Prevalence and Factors Associated With Anemia Among Pregnant Women Attending AMDA Hospital of Eastern Nepal [post]

Gaurab Acharya, Wandee Sirichokchatchawan, Keshab Sanjel
2020 unpublished
BackgroundAnemia is a global public health problem, consisting 40% of pregnant women being anemic worldwide. Manifold factors directly or indirectly contribute to anemia during pregnancy and amplify the risk of maternal and fetal mortality and morbidity. However, factors associated with anemia among pregnant women are not broadly understood in sub-national level. Thus, this study has made an effort to ascertain the prevalence and associated factors of anemia among pregnant women in AMDA
more » ... men in AMDA Hospital of Eastern Nepal. MethodsHealth-facility based cross-sectional study was conducted among pregnant women of age 18-49 years attending antenatal care (ANC) in AMDA Hospital. A total of 420 samples were recruited through systematic random sampling. Data was collected through a validated semi-structured questionnaire. Hemoglobin concentration was recorded from laboratory test report. Collected data were entered in EpiData and analyzed in SPSS Version 22 licensed by Chulalongkorn University. Chi-square test was used for bivariate analysis and later, significant variables at p-value<0.10 were processed on multivariate analysis. Finally, the adjusted odd ratio was reported considering significant at p-value <0.05 with 95% confidence interval. ResultsThe overall prevalence of anemia was 42.1% (37.4%–47.0%). Almost 46%, 41% and 14% of women were with mild, moderate and severe types respectively. Factors such as age less than 20 years (7.23, 2.50–20.87) and between 20- 24 years (2.80, 1.31–5.96), religious minorities (3.09, 1.35–7.06), vegetarian diet pattern (4.33, 1.49–12.59), inadequate frequency (DGLV: once a week, fruits: twice in a week) of eating DGLV (8.71, 2.26 – 33.63) and fruits (2.73, 1.41–2.29), inadequate dietary diversity (7.16, 3.15–16.27), as well as no intake of multivitamins during pregnancy (4.23, 1.49– 11.98) were statistically associated with anemia among pregnant women. ConclusionOverall, the prevalence of anemia was found to be high in the study area. The associated factors of anemia ranged from socio-economic, dietary and obstetric care, and included age, religion, diet pattern, and frequency of eating DGLV and fruits, dietary diversity, as well as intake of multivitamins during pregnancy. The study recommends enhancing community-based interventions considering the identified factors.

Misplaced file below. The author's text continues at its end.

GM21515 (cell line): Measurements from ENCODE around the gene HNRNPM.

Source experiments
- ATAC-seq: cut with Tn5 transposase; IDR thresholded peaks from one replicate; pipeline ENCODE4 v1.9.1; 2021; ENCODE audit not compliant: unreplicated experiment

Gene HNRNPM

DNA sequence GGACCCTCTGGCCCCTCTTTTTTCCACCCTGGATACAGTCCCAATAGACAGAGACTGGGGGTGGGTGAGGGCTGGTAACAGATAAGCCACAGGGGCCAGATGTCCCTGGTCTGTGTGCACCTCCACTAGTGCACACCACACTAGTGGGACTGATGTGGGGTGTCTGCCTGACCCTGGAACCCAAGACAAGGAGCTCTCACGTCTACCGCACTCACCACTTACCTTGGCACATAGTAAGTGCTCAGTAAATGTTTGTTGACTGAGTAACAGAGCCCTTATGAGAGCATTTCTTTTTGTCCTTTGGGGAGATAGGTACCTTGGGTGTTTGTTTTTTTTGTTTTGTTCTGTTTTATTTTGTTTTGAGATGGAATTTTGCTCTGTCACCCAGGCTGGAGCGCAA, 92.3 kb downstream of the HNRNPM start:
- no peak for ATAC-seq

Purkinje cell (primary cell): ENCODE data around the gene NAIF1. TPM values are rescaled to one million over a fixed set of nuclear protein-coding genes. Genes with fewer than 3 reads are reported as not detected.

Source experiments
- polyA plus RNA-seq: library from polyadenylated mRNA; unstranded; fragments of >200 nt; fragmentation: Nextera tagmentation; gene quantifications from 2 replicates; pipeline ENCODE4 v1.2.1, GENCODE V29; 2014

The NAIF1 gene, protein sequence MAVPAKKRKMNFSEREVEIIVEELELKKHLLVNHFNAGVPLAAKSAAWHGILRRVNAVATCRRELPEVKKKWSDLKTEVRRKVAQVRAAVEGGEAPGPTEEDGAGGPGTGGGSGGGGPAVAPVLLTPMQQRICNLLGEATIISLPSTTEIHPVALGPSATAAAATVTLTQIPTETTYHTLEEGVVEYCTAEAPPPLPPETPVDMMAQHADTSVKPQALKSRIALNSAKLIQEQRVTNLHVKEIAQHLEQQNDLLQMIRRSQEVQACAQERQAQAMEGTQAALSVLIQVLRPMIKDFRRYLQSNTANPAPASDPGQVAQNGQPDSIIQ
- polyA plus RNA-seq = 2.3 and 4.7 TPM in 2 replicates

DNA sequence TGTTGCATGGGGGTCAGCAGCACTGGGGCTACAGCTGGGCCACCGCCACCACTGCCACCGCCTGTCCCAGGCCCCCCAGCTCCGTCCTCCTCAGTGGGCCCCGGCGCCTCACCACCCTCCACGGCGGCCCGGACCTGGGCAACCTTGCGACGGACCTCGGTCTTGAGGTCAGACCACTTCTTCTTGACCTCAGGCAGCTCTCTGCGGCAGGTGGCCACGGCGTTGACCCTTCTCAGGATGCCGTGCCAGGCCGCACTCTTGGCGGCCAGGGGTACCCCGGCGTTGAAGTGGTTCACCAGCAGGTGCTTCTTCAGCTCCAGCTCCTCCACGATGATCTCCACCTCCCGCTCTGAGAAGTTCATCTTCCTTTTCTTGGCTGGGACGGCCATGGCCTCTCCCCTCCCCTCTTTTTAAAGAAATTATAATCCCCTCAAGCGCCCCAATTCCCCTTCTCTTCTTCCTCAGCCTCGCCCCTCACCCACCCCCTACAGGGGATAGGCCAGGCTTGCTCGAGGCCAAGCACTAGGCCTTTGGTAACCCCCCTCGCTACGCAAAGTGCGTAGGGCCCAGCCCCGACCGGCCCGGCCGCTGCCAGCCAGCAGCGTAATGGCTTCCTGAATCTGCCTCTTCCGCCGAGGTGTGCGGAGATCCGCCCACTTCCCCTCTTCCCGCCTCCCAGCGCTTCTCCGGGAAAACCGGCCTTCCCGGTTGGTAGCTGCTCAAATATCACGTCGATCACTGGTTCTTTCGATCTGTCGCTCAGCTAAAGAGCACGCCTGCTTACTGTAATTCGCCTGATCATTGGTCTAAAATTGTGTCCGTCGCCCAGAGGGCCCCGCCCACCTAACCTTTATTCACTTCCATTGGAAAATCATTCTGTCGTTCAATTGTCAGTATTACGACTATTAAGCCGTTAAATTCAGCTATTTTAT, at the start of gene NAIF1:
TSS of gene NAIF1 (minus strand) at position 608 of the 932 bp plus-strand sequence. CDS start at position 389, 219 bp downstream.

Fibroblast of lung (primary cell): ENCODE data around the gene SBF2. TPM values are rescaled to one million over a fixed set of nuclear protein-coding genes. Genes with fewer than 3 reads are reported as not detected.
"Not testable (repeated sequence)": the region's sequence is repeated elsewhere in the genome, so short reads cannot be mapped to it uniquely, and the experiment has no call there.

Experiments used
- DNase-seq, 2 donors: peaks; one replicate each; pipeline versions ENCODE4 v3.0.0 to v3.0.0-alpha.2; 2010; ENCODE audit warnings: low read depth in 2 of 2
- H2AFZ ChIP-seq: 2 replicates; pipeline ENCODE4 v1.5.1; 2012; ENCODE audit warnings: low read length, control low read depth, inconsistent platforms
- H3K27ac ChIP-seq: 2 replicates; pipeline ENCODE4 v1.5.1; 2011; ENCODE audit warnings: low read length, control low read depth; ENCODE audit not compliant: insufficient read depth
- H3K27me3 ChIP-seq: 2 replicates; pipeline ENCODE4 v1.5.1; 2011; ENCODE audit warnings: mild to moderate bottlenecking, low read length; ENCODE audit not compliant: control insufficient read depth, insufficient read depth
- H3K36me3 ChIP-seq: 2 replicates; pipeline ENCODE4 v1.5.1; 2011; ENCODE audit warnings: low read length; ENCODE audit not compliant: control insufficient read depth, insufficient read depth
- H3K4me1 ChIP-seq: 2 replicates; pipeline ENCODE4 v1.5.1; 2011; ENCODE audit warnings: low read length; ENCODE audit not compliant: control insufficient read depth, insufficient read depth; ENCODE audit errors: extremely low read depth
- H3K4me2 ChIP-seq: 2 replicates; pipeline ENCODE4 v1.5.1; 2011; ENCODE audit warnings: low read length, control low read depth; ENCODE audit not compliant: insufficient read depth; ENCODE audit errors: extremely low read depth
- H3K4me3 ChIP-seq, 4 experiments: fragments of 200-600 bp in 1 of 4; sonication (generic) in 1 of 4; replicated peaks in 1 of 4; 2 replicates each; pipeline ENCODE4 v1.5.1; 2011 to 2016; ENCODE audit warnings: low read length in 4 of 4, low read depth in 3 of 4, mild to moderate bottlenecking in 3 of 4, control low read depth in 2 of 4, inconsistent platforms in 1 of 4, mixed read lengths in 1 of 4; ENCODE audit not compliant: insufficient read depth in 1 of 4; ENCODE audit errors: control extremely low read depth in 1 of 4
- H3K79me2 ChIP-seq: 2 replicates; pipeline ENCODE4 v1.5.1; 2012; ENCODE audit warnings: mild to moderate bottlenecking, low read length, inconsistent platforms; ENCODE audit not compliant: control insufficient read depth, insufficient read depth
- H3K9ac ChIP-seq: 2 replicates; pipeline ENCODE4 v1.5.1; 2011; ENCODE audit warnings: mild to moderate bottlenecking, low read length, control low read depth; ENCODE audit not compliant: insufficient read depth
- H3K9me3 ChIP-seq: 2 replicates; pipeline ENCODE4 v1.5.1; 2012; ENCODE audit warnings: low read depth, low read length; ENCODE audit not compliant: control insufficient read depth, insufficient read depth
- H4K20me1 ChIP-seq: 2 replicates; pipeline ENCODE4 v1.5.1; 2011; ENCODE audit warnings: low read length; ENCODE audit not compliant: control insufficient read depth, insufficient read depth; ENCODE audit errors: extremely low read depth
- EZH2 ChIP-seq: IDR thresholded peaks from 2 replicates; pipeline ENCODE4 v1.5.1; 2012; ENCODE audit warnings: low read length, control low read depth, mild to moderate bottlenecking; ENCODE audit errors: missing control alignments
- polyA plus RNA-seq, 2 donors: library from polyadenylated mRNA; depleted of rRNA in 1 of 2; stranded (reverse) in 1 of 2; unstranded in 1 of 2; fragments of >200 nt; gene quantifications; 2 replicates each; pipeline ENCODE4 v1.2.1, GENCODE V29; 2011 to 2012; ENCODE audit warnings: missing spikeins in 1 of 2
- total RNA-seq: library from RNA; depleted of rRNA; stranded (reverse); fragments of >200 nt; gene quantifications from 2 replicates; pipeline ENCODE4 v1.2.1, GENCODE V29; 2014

doi:10.21203/rs.3.rs-70049/v1 fatcat:kyhqxyyvjfhgrhxdy64ztlxepa